When Your Hip Fintech App Goes Offline Amid a Market Plunge
It was lights out again at Robinhood on Monday. For the second Monday in a row, and the third time in a week, the millennial-friendly stock trading app went down as the markets swooned over coronavirus fears.
Robinhood hasn’t yet said what the exact issue is this time around. But for the previous outages, it blamed high trading volumes that pushed its infrastructure to a breaking point. In the aftermath, the company’s founders warned of potential “additional brief outages,” noting that its engineers were now in a better position to resolve them quickly.
Robinhood has attracted millions of users, raised nearly $1 billion, and was most recently valued at $7.6 billion. For many users, the outages in the midst of a crisis force a critical question: How much of your financial life are you willing to entrust to a startup?
Jake Baumann, a Robinhood customer in Argyle, Texas, says he’s a big fan of the company’s accessible, no-fee trading. But he says the outage prevented him from exercising “put” contracts on Amazon stock Monday morning, costing him $15,000. That’s made him question his loyalty.
Baumann says his trades weren’t affected by the outages last week, and he had been satisfied by reassurances that the company was working on the technical problems. But now he’s reconsidering using the platform, wondering whether his trades were too large, given the risks. He says the answer may depend on what kind of compensation he’s offered for the trade that he could not execute. After the service hiccups last week, the company said it would offer its premium customers a free three-month subscription, worth $15.
“I feel bad,” he says. “I really believe in what they are doing. However, this is unacceptable.”
Dozens of other customers were more blunt Monday, posting screenshots on Twitter and Reddit declaring they had moved money elsewhere. A Reddit reply thread that simply echoes “Fuck you Robinhood” has attracted hundreds of participants. Last week, a Robinhood client in Florida filed a lawsuit on behalf of other traders that alleged the company was negligent for failing to provide “a functioning platform.”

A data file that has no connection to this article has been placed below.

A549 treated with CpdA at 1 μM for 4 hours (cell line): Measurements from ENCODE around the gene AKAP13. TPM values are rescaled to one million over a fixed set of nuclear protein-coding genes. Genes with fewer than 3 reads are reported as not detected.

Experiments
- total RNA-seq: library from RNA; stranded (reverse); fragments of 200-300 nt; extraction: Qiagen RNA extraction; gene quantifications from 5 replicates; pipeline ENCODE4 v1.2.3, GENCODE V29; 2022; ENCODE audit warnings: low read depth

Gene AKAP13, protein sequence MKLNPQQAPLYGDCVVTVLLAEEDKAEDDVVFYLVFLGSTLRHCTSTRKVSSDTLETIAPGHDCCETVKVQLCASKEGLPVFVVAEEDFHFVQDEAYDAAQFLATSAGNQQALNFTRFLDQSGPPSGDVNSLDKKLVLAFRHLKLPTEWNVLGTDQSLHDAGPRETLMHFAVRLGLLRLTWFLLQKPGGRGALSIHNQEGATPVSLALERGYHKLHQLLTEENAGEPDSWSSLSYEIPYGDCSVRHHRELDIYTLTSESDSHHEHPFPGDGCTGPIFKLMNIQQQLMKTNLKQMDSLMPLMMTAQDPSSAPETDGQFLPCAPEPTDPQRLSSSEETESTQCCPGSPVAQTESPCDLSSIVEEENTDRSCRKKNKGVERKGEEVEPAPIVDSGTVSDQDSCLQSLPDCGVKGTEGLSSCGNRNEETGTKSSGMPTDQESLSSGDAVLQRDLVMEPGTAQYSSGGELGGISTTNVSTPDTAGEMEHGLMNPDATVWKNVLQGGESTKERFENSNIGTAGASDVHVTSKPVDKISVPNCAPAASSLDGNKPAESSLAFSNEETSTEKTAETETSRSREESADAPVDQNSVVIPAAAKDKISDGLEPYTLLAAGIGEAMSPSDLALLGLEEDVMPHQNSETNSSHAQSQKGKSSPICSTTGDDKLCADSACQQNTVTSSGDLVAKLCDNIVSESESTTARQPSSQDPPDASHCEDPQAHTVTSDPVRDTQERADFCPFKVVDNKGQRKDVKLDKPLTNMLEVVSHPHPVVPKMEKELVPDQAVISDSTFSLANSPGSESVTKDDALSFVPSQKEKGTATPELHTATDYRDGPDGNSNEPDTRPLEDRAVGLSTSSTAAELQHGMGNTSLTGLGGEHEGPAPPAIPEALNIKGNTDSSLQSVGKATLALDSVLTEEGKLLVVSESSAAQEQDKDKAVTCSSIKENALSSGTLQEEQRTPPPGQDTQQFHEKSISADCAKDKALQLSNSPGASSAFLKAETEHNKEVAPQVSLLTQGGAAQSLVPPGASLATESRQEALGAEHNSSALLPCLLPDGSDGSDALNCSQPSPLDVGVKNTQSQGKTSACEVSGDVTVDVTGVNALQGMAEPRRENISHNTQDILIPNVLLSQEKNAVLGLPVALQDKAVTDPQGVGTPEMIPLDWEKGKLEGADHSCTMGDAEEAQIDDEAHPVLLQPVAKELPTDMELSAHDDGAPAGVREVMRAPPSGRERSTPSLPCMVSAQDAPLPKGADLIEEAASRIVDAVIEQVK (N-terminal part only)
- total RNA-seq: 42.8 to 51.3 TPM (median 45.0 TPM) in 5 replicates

By Monday afternoon, the company said most of its trading operations had been restored. The company told WIRED it was looking into the cause of the outage. It did not immediately respond to a request for comment about the lawsuit.
Robinhood is among a wave of “fintech” firms promising easier, cheaper access to financial services—everything from lending and stock trading to basics like checking and savings. The offerings tend to lack the fancy features available at more established firms, and they often come with hidden tradeoffs: Robinhood, for example, has faced criticism for selling users’ trading data to high-frequency firms on Wall Street.
Low-fee models have proven especially attractive to younger, less wealthy customers. That can mean there’s less money on the table, but that money is more likely to be important to customers’ livelihoods—a dangerous recipe when technical systems fail. Challenger banks such as Chime have also struggled at times to stay online. Last fall, a major outage left customers unable to withdraw cash for more than a day for essentials like rent checks and groceries. The issue was eventually traced to a disruption at another well-funded startup on which a number of fintech companies depend: Salt Lake City-based payments processor Galileo Financial Technologies.
It’s unclear how much such incidents hurt the firms. Chime, seemingly unencumbered by the controversy, went on to raise $500 million in a Series E in December 2019. But for users fed up with an apparent lack of reliability, it may become easier to switch away from firms when they screw up. Seeing the threat that such startups pose, the big banks are adopting parts of their competitors’ strategy, with new, user-friendly apps and fee-less trading programs of their own.
In the meantime, there’s at least one silver lining for inexperienced investors: A trading freeze this morning could actually be for the best. In times of economic turmoil, the best guidance for most of us is to just do nothing.